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8.4 Slot Options

When specifying a slot (in a (define-class …) form), various options can be specified in addition to the slot’s name. Each option is specified by a keyword. The list of possible keywords is as follows.

slot option: #:init-value init-value
slot option: #:init-form init-form
slot option: #:init-thunk init-thunk
slot option: #:init-keyword init-keyword

These options provide various ways to specify how to initialize the slot’s value at instance creation time.

init-value specifies a fixed initial slot value (shared across all new instances of the class).

init-thunk specifies a thunk that will provide a default value for the slot. The thunk is called when a new instance is created and should return the desired initial slot value.

init-form specifies a form that, when evaluated, will return an initial value for the slot. The form is evaluated each time that an instance of the class is created, in the lexical environment of the containing define-class expression.

init-keyword specifies a keyword that can be used to pass an initial slot value to make when creating a new instance.

Note that, since an init-value value is shared across all instances of a class, you should only use it when the initial value is an immutable value, like a constant. If you want to initialize a slot with a fresh, independently mutable value, you should use init-thunk or init-form instead. Consider the following example.

(define-class <chbouib> ()
  (hashtab #:init-value (make-hash-table)))

Here only one hash table is created and all instances of <chbouib> have their hashtab slot refer to it. In order to have each instance of <chbouib> refer to a new hash table, you should instead write:

(define-class <chbouib> ()
  (hashtab #:init-thunk make-hash-table))


(define-class <chbouib> ()
  (hashtab #:init-form (make-hash-table)))

If more than one of these options is specified for the same slot, the order of precedence, highest first is

If the slot definition contains more than one initialization option of the same precedence, the later ones are ignored. If a slot is not initialized at all, its value is unbound.

In general, slots that are shared between more than one instance are only initialized at new instance creation time if the slot value is unbound at that time. However, if the new instance creation specifies a valid init keyword and value for a shared slot, the slot is re-initialized regardless of its previous value.

Note, however, that the power of GOOPS’ metaobject protocol means that everything written here may be customized or overridden for particular classes! The slot initializations described here are performed by the least specialized method of the generic function initialize, whose signature is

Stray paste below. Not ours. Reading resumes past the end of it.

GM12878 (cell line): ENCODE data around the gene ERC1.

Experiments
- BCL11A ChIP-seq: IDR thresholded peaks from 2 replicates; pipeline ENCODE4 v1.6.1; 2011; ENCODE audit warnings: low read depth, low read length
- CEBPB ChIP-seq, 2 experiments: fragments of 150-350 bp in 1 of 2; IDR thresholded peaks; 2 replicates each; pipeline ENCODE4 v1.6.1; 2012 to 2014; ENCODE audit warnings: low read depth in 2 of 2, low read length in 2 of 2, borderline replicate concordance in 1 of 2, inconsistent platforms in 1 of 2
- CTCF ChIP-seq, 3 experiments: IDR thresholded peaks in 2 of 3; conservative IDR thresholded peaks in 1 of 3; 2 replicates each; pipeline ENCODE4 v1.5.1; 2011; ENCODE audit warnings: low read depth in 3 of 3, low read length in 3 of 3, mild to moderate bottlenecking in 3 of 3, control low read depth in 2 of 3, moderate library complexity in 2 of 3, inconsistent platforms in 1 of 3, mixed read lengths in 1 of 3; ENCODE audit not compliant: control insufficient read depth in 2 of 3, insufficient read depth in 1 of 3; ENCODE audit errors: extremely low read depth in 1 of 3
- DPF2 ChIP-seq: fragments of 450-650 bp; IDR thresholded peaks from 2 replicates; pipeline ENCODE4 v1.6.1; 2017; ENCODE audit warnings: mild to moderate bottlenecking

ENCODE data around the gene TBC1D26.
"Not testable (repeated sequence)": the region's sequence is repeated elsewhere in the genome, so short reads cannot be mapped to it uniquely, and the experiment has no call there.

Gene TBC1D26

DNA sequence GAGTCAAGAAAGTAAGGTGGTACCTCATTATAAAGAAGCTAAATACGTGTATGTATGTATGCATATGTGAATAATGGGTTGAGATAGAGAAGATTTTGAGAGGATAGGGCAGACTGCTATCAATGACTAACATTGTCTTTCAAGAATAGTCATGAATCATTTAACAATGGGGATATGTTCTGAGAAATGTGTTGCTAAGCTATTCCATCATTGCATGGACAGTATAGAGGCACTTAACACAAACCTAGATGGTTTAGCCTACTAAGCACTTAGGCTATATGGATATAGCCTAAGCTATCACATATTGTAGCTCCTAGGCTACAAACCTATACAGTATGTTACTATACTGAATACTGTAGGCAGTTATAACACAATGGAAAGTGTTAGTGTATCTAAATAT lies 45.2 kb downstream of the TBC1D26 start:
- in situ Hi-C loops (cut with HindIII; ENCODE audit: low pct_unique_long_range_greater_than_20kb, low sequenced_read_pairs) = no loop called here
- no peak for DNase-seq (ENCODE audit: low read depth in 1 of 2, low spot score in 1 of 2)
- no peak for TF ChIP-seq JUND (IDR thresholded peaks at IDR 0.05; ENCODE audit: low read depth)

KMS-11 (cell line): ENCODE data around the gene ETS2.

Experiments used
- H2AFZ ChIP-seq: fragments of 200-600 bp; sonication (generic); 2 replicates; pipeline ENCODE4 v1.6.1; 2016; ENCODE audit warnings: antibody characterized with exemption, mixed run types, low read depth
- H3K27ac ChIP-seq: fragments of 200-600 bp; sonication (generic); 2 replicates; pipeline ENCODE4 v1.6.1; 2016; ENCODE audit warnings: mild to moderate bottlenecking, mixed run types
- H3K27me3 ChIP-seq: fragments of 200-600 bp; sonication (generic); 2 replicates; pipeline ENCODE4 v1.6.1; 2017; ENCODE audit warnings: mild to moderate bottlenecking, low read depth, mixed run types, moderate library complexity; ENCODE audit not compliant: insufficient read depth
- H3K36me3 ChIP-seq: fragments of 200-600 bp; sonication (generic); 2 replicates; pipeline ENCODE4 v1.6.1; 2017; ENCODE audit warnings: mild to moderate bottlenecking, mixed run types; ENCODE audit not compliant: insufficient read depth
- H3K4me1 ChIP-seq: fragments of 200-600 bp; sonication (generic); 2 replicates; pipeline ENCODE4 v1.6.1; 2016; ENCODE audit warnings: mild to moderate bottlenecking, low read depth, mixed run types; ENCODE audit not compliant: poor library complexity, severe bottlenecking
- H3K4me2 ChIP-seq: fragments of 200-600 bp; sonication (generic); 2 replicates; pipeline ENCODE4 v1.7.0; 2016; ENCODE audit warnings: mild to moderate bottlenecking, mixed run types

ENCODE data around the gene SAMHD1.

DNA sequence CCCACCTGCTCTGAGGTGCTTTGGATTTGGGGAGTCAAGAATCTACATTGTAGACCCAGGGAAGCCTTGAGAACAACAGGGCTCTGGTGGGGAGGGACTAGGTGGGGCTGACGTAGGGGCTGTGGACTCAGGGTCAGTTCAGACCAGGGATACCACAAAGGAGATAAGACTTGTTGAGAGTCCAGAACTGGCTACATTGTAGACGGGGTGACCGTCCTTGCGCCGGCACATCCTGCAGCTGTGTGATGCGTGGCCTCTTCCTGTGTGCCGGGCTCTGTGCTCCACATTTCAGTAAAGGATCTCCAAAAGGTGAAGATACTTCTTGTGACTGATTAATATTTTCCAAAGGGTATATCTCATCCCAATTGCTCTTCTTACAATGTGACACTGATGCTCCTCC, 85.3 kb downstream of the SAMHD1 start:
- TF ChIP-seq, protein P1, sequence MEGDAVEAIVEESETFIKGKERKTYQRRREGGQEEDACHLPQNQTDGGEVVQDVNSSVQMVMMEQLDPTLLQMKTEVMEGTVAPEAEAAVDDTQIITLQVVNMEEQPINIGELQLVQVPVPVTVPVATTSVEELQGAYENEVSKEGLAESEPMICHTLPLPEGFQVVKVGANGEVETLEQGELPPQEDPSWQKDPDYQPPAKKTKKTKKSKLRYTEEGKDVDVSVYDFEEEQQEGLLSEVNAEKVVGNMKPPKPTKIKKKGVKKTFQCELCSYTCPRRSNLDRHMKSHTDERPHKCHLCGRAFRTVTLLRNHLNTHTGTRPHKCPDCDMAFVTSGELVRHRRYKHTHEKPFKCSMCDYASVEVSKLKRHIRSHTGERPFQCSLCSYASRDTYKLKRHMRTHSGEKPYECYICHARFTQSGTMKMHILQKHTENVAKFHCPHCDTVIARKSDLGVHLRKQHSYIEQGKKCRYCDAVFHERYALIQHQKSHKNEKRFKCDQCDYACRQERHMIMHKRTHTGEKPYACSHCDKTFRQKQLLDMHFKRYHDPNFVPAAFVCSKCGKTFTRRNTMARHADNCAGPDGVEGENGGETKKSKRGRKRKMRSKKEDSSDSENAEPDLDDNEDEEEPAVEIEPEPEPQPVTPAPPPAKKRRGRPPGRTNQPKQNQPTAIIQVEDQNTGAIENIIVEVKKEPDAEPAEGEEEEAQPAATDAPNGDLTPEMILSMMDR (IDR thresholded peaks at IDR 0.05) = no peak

(define-method (initialize (object <object>) initargs) ...)

The initialization of instances of any given class can be customized by defining a initialize method that is specialized for that class, and the author of the specialized method may decide to call next-method - which will result in a call to the next less specialized initialize method - at any point within the specialized code, or maybe not at all. In general, therefore, the initialization mechanisms described here may be modified or overridden by more specialized code, or may not be supported at all for particular classes.

slot option: #:getter getter
slot option: #:setter setter
slot option: #:accessor accessor

Given an object obj with slots named foo and bar, it is always possible to read and write those slots by calling slot-ref and slot-set! with the relevant slot name; for example:

(slot-ref obj 'foo)
(slot-set! obj 'bar 25)

The #:getter, #:setter and #:accessor options, if present, tell GOOPS to create generic function and method definitions that can be used to get and set the slot value more conveniently. getter specifies a generic function to which GOOPS will add a method for getting the slot value. setter specifies a generic function to which GOOPS will add a method for setting the slot value. accessor specifies an accessor to which GOOPS will add methods for both getting and setting the slot value.

So if a class includes a slot definition like this:

(c #:getter get-count #:setter set-count #:accessor count)

GOOPS defines generic function methods such that the slot value can be referenced using either the getter or the accessor -

(let ((current-count (get-count obj))) …)
(let ((current-count (count obj))) …)

- and set using either the setter or the accessor -

(set-count obj (+ 1 current-count))
(set! (count obj) (+ 1 current-count))

Note that

The binding of the specified names is done in the environment of the define-class expression. If the names are already bound (in that environment) to values that cannot be upgraded to generic functions, those values are overwritten when the define-class expression is evaluated. For more detail, see ensure-generic.

slot option: #:allocation allocation

The #:allocation option tells GOOPS how to allocate storage for the slot. Possible values for allocation are

Slot allocation options are processed when defining a new class by the generic function compute-get-n-set, which is specialized by the class’s metaclass. Hence new types of slot allocation can be implemented by defining a new metaclass and a method for compute-get-n-set that is specialized for the new metaclass. For an example of how to do this, see Customizing Class Definition.

slot option: #:slot-ref getter
slot option: #:slot-set! setter

The #:slot-ref and #:slot-set! options must be specified if the slot allocation is #:virtual, and are ignored otherwise.

getter should be a closure taking a single instance parameter that returns the current slot value. setter should be a closure taking two parameters - instance and new-val - that sets the slot value to new-val.

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